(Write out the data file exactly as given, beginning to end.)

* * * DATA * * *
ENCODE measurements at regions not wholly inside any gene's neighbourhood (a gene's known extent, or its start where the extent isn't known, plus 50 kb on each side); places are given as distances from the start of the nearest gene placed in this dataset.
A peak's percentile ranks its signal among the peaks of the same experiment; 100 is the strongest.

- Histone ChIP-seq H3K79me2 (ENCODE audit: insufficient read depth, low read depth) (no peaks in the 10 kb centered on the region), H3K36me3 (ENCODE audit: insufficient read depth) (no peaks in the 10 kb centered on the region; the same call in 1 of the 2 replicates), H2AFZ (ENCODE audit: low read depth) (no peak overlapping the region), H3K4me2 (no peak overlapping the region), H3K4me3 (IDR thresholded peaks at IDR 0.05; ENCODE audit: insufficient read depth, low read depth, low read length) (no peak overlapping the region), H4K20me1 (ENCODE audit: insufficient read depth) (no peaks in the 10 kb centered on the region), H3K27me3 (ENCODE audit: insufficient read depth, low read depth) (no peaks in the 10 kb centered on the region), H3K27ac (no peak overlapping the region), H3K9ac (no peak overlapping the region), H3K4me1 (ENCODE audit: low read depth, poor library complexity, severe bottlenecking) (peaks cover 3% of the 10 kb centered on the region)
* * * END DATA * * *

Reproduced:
ENCODE measurements at regions not wholly inside any gene's neighbourhood (a gene's known extent, or its start where the extent isn't known, plus 50 kb on each side); places are given as distances from the start of the nearest gene placed in this dataset.
A peak's percentile ranks its signal among the peaks of the same experiment; 100 is the strongest.

- Histone ChIP-seq H3K79me2 (ENCODE audit: insufficient read depth, low read depth) (no peaks in the 10 kb centered on the region), H3K36me3 (ENCODE audit: insufficient read depth) (no peaks in the 10 kb centered on the region; the same call in 1 of the 2 replicates), H2AFZ (ENCODE audit: low read depth) (no peak overlapping the region), H3K4me2 (no peak overlapping the region), H3K4me3 (IDR thresholded peaks at IDR 0.05; ENCODE audit: insufficient read depth, low read depth, low read length) (no peak overlapping the region), H4K20me1 (ENCODE audit: insufficient read depth) (no peaks in the 10 kb centered on the region), H3K27me3 (ENCODE audit: insufficient read depth, low read depth) (no peaks in the 10 kb centered on the region), H3K27ac (no peak overlapping the region), H3K9ac (no peak overlapping the region), H3K4me1 (ENCODE audit: low read depth, poor library complexity, severe bottlenecking) (peaks cover 3% of the 10 kb centered on the region)